House Majority Whip Rep. Jim Clyburn, D-S.C., has expressed strong opposition to voter identification requirements in the past, but now that Sen. Joe Manchin, D-W.Va., is pushing for it in an effort to reach a voting reform compromise, he claims he has "always" been a fan.
In an interview on CNN's "State of the Union" on Sunday, Clyburn asserted that he "absolutely" could back Manchin's ID proposal.
"When I first registered to vote as a 21-year-old – back then, 18-year-olds could not vote – I got a voter registration card and I always present that voter registration card to vote. And that's voter ID," Clyburn said. "We are always for voter ID. We are never for disproportionate voter ID."
The Democratic leader then explained that if a state allows certain forms identification for another purpose, it should be acceptable for voting as well.
"When you tell me that you got to have a photo ID and a photo for a student or activity card is not good but for a hunting license it is good, that's where the rub is," he said.
While Clyburn now says that he has always supported a voter ID requirement, which is widely supported by the public, his past comments indicate otherwise. In October, he tweeted that voter ID laws, long lines at polling sites, and closed polling locations were "all voter suppression."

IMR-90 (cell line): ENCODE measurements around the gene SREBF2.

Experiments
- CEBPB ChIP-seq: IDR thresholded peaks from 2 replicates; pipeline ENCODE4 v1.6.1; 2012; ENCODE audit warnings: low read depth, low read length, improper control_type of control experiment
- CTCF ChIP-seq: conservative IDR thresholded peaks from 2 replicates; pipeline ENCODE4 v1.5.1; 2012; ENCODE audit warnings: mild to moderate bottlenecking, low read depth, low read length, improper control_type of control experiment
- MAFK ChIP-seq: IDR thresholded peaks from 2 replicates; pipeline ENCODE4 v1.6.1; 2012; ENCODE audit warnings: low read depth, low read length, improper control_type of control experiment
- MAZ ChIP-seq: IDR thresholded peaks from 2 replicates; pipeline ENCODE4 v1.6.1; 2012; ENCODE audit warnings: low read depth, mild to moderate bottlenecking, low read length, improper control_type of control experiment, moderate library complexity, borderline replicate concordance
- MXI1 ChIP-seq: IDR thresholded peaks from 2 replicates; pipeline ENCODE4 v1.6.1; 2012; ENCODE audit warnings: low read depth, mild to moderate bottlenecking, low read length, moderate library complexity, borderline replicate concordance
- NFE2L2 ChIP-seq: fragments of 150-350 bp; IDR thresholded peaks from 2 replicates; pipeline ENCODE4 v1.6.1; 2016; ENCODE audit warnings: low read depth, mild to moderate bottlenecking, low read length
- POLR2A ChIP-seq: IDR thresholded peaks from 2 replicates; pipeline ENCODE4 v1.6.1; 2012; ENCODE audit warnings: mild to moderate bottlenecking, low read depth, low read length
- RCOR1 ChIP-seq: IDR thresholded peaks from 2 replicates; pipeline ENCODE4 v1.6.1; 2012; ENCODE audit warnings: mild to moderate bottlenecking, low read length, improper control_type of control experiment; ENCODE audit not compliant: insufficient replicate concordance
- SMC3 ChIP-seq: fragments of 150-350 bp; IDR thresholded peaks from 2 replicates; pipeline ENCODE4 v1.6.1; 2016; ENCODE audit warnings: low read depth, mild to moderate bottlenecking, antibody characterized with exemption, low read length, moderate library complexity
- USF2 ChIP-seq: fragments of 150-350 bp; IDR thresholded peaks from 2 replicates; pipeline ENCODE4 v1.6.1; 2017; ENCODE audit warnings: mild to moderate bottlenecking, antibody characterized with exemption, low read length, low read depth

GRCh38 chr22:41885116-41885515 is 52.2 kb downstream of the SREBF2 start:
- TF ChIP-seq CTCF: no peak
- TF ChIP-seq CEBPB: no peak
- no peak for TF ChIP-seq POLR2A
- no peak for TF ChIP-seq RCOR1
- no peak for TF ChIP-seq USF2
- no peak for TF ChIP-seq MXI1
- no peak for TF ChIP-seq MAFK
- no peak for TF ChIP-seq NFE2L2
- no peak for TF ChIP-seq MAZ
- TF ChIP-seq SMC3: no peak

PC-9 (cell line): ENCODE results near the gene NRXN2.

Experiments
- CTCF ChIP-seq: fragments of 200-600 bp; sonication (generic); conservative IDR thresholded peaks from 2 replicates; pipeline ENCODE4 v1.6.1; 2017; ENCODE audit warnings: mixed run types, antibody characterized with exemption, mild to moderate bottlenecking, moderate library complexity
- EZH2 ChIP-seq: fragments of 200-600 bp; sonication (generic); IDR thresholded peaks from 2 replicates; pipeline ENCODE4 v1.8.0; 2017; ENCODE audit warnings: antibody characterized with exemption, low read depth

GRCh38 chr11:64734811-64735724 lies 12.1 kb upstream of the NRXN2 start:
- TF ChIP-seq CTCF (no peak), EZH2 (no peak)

Clyburn has also been critical of Manchin and his proposed voting reform compromise. After the West Virginia Democrat suggested stripping away some of the more controversial elements of his party's For the People Act in favor of something that might be more palatable to conservatives, Clyburn rejected the attempt at a compromise.
"I’m insulted when he tells me that it's more important to maintain a relationship with the minority in the U.S. Senate than it is for you to maintain a relationship with the minority of voters in America," Clyburn told HuffPost in April. "That's insulting to me."